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Belmont, Missouri

From Wikipedia, the free encyclopedia

Belmont is an extinct town in Mississippi County, on the eastern border of the U.S. state of Missouri at the Mississippi River.[1] The GNIS classifies it as a populated place under the name "Belmont Landing".[2]

History

Belmont was platted in 1853, and named after August Belmont, a businessman interested in the site.[1] A post office called Belmont Landing was in operation from 1867 until 1869, and a post office called Belmont from 1869 until 1923.[3]

Belmont was the scene of a Civil War battle, the Battle of Belmont in 1861.[4] The community lends its name to the Columbus-Belmont State Park, a Civil War site across the Mississippi River in Hickman County, Kentucky.[5]

After the Reconstruction era, whites asserted their dominance, often by violence and intimidation. In May 1905, a mob of 200 to 300 whites lynched Tom Witherspoon, aka Robert Pettigrew, an African-American man, for alleged kidnapping and threats against a white man.[6][7] This event took place during an era of increased violence by whites against blacks due to economic problems and social tensions. A series of floods (1912, 1922, and 1937) inundated the town of Belmont, particularly the 1937 flood. Many people moved away after this destruction and the town became abandoned; the post office closed in 1923.[1]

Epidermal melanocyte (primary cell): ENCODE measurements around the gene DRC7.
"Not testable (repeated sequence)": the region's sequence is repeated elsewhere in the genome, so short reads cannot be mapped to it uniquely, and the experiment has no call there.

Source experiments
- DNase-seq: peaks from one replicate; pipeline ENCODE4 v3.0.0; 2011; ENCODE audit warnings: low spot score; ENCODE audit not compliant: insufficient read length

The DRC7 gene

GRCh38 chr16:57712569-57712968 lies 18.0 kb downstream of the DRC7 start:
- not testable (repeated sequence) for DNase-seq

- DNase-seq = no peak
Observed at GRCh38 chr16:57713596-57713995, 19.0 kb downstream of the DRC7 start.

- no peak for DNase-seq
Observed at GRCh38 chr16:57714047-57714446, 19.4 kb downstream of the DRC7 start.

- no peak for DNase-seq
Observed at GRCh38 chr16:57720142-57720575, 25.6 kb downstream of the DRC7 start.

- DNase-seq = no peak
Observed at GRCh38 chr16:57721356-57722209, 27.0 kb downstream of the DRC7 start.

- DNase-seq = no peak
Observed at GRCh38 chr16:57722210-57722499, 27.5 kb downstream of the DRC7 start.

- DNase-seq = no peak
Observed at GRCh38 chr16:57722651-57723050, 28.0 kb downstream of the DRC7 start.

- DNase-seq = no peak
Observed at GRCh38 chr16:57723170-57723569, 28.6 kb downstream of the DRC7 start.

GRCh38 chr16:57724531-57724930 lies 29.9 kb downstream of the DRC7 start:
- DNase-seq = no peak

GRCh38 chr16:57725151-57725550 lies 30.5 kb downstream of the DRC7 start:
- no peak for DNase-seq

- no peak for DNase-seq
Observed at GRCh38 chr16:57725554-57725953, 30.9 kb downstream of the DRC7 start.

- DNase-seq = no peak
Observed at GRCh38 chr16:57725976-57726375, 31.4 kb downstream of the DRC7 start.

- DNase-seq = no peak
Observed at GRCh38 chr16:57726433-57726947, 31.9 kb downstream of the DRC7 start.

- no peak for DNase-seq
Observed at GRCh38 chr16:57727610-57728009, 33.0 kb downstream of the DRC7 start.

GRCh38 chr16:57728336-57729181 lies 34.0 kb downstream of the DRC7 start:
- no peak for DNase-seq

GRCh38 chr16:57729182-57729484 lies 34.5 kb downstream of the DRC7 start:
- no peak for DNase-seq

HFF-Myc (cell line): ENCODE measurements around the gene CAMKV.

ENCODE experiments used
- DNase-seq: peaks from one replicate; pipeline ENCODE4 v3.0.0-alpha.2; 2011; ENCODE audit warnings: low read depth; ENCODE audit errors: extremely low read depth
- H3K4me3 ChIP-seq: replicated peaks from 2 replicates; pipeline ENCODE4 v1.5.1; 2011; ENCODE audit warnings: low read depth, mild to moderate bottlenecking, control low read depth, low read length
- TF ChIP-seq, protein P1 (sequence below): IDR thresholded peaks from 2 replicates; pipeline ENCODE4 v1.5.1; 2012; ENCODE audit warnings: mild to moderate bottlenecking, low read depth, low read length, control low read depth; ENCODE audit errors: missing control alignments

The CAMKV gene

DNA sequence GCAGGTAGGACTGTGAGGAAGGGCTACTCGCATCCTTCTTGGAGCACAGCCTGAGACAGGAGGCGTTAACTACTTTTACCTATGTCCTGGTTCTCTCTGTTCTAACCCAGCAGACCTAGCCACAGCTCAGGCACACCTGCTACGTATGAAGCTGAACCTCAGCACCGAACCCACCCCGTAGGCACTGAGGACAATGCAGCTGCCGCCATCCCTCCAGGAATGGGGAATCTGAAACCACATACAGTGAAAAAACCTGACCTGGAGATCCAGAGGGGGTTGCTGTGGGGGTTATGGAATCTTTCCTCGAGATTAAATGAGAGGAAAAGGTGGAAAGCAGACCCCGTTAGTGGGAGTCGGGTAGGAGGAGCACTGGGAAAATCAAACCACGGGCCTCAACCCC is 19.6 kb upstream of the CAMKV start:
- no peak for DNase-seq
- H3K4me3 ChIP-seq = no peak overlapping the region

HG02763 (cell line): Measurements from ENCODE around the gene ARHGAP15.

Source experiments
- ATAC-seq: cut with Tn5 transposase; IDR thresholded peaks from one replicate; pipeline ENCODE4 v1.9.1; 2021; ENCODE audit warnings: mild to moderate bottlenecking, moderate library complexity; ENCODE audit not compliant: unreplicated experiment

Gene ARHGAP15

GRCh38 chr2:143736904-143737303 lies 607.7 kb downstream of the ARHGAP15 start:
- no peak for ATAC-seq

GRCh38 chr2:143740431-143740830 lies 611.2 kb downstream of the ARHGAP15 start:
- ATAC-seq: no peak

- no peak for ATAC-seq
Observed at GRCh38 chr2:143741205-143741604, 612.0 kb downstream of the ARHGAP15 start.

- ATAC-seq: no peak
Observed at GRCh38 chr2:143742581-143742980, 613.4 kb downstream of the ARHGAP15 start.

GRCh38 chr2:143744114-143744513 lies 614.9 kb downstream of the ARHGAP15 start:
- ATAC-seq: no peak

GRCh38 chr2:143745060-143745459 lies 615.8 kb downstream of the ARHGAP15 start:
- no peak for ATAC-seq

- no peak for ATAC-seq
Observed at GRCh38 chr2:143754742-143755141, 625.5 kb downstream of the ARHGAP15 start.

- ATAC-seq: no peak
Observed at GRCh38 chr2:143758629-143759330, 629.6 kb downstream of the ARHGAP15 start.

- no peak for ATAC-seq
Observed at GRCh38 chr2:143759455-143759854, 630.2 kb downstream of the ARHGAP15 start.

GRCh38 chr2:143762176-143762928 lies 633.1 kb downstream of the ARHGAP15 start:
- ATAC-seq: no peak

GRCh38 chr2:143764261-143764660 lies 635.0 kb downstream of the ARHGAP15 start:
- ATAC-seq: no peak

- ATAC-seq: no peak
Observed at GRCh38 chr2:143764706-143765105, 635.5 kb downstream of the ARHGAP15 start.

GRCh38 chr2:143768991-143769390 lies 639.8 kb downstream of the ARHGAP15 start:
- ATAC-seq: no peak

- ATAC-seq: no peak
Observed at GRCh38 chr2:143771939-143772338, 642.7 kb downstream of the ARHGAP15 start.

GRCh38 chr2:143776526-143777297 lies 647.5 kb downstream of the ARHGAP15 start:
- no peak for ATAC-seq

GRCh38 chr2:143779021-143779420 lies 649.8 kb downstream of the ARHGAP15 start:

References

  1. ^ a b c "Mississippi County Place Names, 1928–1945". The State Historical Society of Missouri. Archived from the original on June 24, 2016. Retrieved November 6, 2016.
  2. ^ U.S. Geological Survey Geographic Names Information System: Belmont Landing
  3. ^ "Post Offices". Jim Forte Postal History. Retrieved 6 November 2016.
  4. ^ Earngey, Bill (1995). Missouri Roadsides: The Traveler's Companion. University of Missouri Press. p. 80. ISBN 978-0-8262-1021-0.
  5. ^ Reigler, Susan (1 May 2011). The Complete Guide to Kentucky State Parks. University Press of Kentucky. p. 236. ISBN 0-8131-3912-0.
  6. ^ Map of White Supremacy mob violence, 1835 - 1964, Monroe Work Today
  7. ^ Danny Lewis, "This Map Shows Over a Century of Documented Lynchings in the United States", Smithsonian Magazine, 27 January 2017; accessed 12 April 2018


This page was last edited on 28 April 2021, at 17:52
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